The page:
Cursed before birth by Amir’s jealous mother, Pratan changes to a ravening wolf whenever the moon is full. Cecily uncovers the counter-spell that can reverse the effects of the former queen’s hex and tries to trade that information for her freedom. Drawn to the fierce wolf-man and sympathising with his suffering, she volunteers to serve as the sacrifice required by the ritual—offering her body to the beast. In return, the Rajah reveal Rajasthan’s amazing secret source of energy. In the face of almost impossible odds, Cecily has accomplished the task entrusted to her by the Empire. But can she really bear to leave the virile half-brothers and their colourful land behind and return to the constraints of her life in England?

You can buy the book at your favorite online store:
Total-E-Bound  (TEB can send books directly to your ereader)

From the book

“Your money and your jewels,” he growled in Hindi. “Quick now!”

Cecily lowered her gaze, feigning modesty. Meanwhile, she tightened her hand into a fist to release the knife. Nothing happened.

Her fall must have damaged the mechanism. Bloody machines…

And, in the interim, the bandit had produced his own much longer blade, which he now held to her throat. “Do you understand me, woman?” He switched to Rajasthani. When she still didn’t respond, he tried Gujarati. “Give me your valuables. Now!” Apparently losing patience, he plucked the gold hoop from her left earlobe with his other hand, while still pressing the cold steel against her skin.

“Ow!” she protested as the wire tugged at her flesh before pulling free.

“Aha! You can speak after all!” He glanced around the plush interior, no doubt noting brocaded cushions, the silver tea service, the crystal goblets secured to the wall in their polished wood racks. “You look like you’re loaded, lady. Give me your purse before I get tired of waiting and slit your lovely throat.” Despite her Indian costume and the dusky complexion she’d inherited from her Ceylonese mother, the brigand addressed her in English this time, probably cued by the obvious provenance of the artefacts that surrounded her. The clarity of his pronunciation surprised her.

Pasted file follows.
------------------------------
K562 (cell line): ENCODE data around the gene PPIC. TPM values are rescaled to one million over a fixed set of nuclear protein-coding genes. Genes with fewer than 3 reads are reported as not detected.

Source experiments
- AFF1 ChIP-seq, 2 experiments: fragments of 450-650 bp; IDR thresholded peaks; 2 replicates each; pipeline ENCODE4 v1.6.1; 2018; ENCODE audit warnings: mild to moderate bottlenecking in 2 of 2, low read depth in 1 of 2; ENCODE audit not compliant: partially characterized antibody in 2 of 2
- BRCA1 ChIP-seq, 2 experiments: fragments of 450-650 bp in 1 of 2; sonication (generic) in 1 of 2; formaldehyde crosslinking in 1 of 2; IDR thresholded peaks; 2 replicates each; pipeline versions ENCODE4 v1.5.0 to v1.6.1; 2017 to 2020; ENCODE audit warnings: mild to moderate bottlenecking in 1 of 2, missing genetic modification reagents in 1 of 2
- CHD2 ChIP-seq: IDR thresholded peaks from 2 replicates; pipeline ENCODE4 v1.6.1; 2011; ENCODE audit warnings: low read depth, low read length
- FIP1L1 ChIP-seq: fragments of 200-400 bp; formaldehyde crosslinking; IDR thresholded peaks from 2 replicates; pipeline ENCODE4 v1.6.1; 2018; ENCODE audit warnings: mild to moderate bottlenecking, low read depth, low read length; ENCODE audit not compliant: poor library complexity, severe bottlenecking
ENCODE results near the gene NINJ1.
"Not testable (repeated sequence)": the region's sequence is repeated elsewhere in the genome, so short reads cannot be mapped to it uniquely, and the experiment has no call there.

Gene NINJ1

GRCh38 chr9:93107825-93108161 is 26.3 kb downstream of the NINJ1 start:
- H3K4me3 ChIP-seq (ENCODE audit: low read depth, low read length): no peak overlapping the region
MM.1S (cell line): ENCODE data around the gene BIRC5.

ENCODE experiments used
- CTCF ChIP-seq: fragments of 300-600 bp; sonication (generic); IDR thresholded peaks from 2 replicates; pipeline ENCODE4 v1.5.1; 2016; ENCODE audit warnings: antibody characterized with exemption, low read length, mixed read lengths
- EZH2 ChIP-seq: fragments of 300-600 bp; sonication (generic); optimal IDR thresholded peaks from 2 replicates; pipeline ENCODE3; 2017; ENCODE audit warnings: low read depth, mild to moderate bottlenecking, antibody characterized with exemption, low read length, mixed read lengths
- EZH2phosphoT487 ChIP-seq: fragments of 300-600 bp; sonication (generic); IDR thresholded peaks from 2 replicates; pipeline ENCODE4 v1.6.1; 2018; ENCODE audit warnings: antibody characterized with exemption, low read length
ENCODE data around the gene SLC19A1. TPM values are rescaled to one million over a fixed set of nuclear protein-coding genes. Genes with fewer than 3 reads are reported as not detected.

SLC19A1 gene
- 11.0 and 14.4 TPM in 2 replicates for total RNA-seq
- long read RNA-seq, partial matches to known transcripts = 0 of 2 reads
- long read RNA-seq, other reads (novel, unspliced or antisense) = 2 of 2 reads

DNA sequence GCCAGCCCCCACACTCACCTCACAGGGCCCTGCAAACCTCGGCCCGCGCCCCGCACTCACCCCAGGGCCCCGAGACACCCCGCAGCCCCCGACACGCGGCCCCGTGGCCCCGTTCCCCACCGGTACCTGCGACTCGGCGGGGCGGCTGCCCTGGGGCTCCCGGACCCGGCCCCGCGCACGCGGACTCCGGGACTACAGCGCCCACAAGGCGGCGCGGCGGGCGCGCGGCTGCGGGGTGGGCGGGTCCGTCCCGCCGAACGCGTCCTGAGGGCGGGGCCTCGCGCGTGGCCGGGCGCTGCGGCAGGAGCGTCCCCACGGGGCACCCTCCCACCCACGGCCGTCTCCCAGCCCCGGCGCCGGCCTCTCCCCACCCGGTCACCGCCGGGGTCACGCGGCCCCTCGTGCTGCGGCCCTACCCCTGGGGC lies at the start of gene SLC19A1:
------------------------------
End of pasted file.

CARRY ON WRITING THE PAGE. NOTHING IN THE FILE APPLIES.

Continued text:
Sprawled on the floor, tangled in her clothing, Cecily glared up at him. A swathe of dark cloth wrapped around his head hid everything but his deep brown eyes. Sheltering under elegantly arched eyebrows, those eyes glittered with malice and craft. He had long, lush eyelashes that any woman would envy and a high forehead that bespoke considerable intelligence. A brute, no doubt, but scarcely dumb. She’d have to move with the utmost care.

“If you will put somewhat more distance between your blade and my flesh,” she began, keeping her voice sweet and level, “I will be able to reach my money. It’s pinned into my waistband.”

The bandit’s eyes flicked to her bare midriff. She let her hand drift down towards the concealed pistol as though she were about to extricate a hidden pouch of coins.

Before she could reach her goal, he shot out his hand, catching her wrist in an iron grip. “Allow me.”He slipped his dagger into a sheath slung across his chest, then grabbed her other wrist and pinned it with the first. His hand was large enough to encircle both of hers.

“Now, then…” He trailed his fingertips across the naked gap between her blouse and her skirt. Electricity sizzled up Cecily’s spine. The next thing she knew, he slid his hand under the fabric of her skirt, rooting around for items more solid than her soft, round belly.

He groped for a moment, while she held her breath. His calloused fingers struck sparks from her flesh. Of course, he discovered her weapon almost instantly. He drew it out, chuckling once more when he saw its size. Her skin mourned the loss of his touch.

“What a surprise! A gun instead of the promised gold.” He tightened his hold on her wrists until she feared the bones would snap. “Who are you, my lady? Not, I think, a common traveller.”

“That’s none of your concern…sir.” Cecily decided that it might be wise to be polite.

“Oh, I think it is. Not many women travel on their own across the wastes of my country, especially in the most modern of conveyances. Those that do are wise to carry a weapon—but this one will not help you. Who sent you, madam? What is your business here?”

“I’ll not share my business with a common brigand.”

“And if I were someone else? Would you tell me then how and why you happen to cross my path?”

Cecily of course had a cover story. Her documents attested that she was the sister of a wealthy Bombay textile merchant, come to Rajasthan looking for business contacts. She was not, however, about to divulge anything to this rogue.